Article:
And lastly, the one I learned this week that really just made me sit back and think what we are doing as an industry. After working with a Realtor on a complaint that we had no liability for, we decided to pool resources to help the client because the Realtor admitted they did not understand some of the complexities in the report on a specific issue and figured it must be a CYOA statement. We’ve heard this from clients before, but this was the first time for a Realtor to share this directly.

Clients have told us “I just figured that was a CYOA statement, I didn’t know it was that important”. Some have said their Realtor told them that and honestly, I dismissed it thinking that couldn’t be true. But this week, a prominent local Realtor, and a second helping us understand the deal told me that for the last seven (7) years they have been taught that home inspectors put things in their report to CYOA and should be considered as such. They went on to add this is not just at the local level, but at regional, and national training events both affiliated and unaffiliated with any specific brokerage. If I’m being honest, I just shook my head in disbelief.  Let me say these things –

  1. There are local inspectors I like, partner with, work with, support, train with, encourage, and learn from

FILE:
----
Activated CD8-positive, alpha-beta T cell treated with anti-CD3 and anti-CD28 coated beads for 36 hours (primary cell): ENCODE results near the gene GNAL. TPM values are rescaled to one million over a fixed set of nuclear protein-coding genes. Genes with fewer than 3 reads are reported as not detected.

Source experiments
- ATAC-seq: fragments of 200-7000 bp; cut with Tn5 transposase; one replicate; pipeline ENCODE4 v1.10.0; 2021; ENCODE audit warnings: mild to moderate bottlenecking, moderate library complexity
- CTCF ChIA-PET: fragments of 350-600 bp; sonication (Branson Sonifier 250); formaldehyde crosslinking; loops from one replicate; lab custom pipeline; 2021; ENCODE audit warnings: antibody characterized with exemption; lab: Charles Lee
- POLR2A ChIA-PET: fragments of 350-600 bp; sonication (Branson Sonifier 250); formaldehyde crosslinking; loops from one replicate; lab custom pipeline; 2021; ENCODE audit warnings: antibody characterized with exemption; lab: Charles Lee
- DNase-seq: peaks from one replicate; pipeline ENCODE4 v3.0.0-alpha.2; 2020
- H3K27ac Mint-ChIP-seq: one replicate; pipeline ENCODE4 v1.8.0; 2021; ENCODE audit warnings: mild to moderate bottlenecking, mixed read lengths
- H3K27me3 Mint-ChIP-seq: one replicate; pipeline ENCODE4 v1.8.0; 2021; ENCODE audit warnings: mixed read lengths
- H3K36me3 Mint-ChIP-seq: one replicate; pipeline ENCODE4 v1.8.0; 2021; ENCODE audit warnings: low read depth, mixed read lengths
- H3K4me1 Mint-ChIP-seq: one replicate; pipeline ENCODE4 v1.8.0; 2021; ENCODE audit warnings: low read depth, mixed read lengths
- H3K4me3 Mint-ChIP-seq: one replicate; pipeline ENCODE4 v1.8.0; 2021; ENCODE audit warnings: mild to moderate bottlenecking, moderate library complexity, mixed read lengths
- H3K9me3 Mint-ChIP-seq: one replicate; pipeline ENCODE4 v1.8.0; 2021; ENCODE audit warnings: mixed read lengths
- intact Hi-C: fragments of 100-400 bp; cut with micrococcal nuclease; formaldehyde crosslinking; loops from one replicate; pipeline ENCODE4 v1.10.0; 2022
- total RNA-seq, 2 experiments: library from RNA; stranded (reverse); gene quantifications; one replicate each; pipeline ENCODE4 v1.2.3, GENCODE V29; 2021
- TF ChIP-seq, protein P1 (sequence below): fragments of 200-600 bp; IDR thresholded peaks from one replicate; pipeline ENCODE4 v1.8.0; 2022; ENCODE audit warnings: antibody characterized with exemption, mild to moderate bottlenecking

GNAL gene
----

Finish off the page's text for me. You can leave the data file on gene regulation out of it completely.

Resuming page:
2. There are local inspectors I don’t care for personally and that’s mutual. Not everyone gets along.

But there is no local inspector killing your deals purposefully by putting things in your report to CYOA or scare the client. In my opinion, the home inspection process begins with you the Realtor. When you give them the agency disclosure and have first substantive contact, the process you discuss with them should include inspections. As the time draws near and you go under contract, you expand on that. If I were practicing real estate, I’d even go so far as to say “Hey, when you get the inspection report don’t freak out. I use this inspector because he’s through and we want to know these things. So, when you get it planned to be overwhelmed, then we can work together to get the repair request done in a way that makes sense for you. Also know the Seller is very unlikely to make every repair the inspector recommends, nor should we ask for them all. There are several other options we can explore as well, but let’s get the report back first and we’ll work together to get a plan of action. The inspector will also help clarify if we need them to.” There you’ve set the expectations and planned for success. 

The Realtor in this deal glossed over several things because they felt as though they were in there for CYOA. This doesn’t make them a bad person or a bad Realtor. Especially, when you begin to learn this is how they have been trained by leading real estate educators. They are trained to downplay the report. In this case alone, one single reference to a problem if acted upon would have prevented a $6700 repair. But because it was only a switch, and the Realtor didn’t reach out to ask and the client and electrician said they’d fix it – the underlying problem became a nuisance prompting it to be our fault even though our language clearly said this is a significant problem for repair and safety. Nonetheless, based on our relationship with this Realtor we are stepping up to help them and the client based on the kindness and honesty they have demonstrated.